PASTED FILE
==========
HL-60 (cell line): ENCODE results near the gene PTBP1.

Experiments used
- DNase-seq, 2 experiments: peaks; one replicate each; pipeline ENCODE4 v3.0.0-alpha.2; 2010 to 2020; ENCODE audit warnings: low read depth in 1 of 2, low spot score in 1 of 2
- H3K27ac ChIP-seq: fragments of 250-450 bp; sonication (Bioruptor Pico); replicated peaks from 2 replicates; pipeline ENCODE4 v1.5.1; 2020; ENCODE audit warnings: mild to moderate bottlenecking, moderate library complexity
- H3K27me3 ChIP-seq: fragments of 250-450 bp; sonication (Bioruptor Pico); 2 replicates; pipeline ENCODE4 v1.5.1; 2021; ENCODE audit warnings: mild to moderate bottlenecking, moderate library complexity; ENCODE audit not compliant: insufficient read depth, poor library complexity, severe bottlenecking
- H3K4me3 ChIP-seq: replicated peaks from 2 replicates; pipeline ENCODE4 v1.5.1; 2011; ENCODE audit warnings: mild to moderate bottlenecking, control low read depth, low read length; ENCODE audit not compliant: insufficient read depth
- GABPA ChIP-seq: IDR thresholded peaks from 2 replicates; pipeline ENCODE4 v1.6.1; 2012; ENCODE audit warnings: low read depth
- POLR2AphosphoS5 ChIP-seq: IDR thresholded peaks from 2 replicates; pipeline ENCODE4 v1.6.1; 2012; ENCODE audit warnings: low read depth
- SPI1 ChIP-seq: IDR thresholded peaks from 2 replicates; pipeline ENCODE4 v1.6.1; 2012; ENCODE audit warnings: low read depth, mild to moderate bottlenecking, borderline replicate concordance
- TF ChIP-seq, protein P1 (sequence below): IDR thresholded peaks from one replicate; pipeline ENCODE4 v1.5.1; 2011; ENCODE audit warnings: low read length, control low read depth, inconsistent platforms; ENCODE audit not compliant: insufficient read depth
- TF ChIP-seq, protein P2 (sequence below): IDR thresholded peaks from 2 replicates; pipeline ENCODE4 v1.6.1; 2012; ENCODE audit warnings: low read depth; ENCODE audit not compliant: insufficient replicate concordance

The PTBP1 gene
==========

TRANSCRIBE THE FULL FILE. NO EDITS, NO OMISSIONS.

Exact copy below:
HL-60 (cell line): ENCODE results near the gene PTBP1.

Experiments used
- DNase-seq, 2 experiments: peaks; one replicate each; pipeline ENCODE4 v3.0.0-alpha.2; 2010 to 2020; ENCODE audit warnings: low read depth in 1 of 2, low spot score in 1 of 2
- H3K27ac ChIP-seq: fragments of 250-450 bp; sonication (Bioruptor Pico); replicated peaks from 2 replicates; pipeline ENCODE4 v1.5.1; 2020; ENCODE audit warnings: mild to moderate bottlenecking, moderate library complexity
- H3K27me3 ChIP-seq: fragments of 250-450 bp; sonication (Bioruptor Pico); 2 replicates; pipeline ENCODE4 v1.5.1; 2021; ENCODE audit warnings: mild to moderate bottlenecking, moderate library complexity; ENCODE audit not compliant: insufficient read depth, poor library complexity, severe bottlenecking
- H3K4me3 ChIP-seq: replicated peaks from 2 replicates; pipeline ENCODE4 v1.5.1; 2011; ENCODE audit warnings: mild to moderate bottlenecking, control low read depth, low read length; ENCODE audit not compliant: insufficient read depth
- GABPA ChIP-seq: IDR thresholded peaks from 2 replicates; pipeline ENCODE4 v1.6.1; 2012; ENCODE audit warnings: low read depth
- POLR2AphosphoS5 ChIP-seq: IDR thresholded peaks from 2 replicates; pipeline ENCODE4 v1.6.1; 2012; ENCODE audit warnings: low read depth
- SPI1 ChIP-seq: IDR thresholded peaks from 2 replicates; pipeline ENCODE4 v1.6.1; 2012; ENCODE audit warnings: low read depth, mild to moderate bottlenecking, borderline replicate concordance
- TF ChIP-seq, protein P1 (sequence below): IDR thresholded peaks from one replicate; pipeline ENCODE4 v1.5.1; 2011; ENCODE audit warnings: low read length, control low read depth, inconsistent platforms; ENCODE audit not compliant: insufficient read depth
- TF ChIP-seq, protein P2 (sequence below): IDR thresholded peaks from 2 replicates; pipeline ENCODE4 v1.6.1; 2012; ENCODE audit warnings: low read depth; ENCODE audit not compliant: insufficient replicate concordance

The PTBP1 gene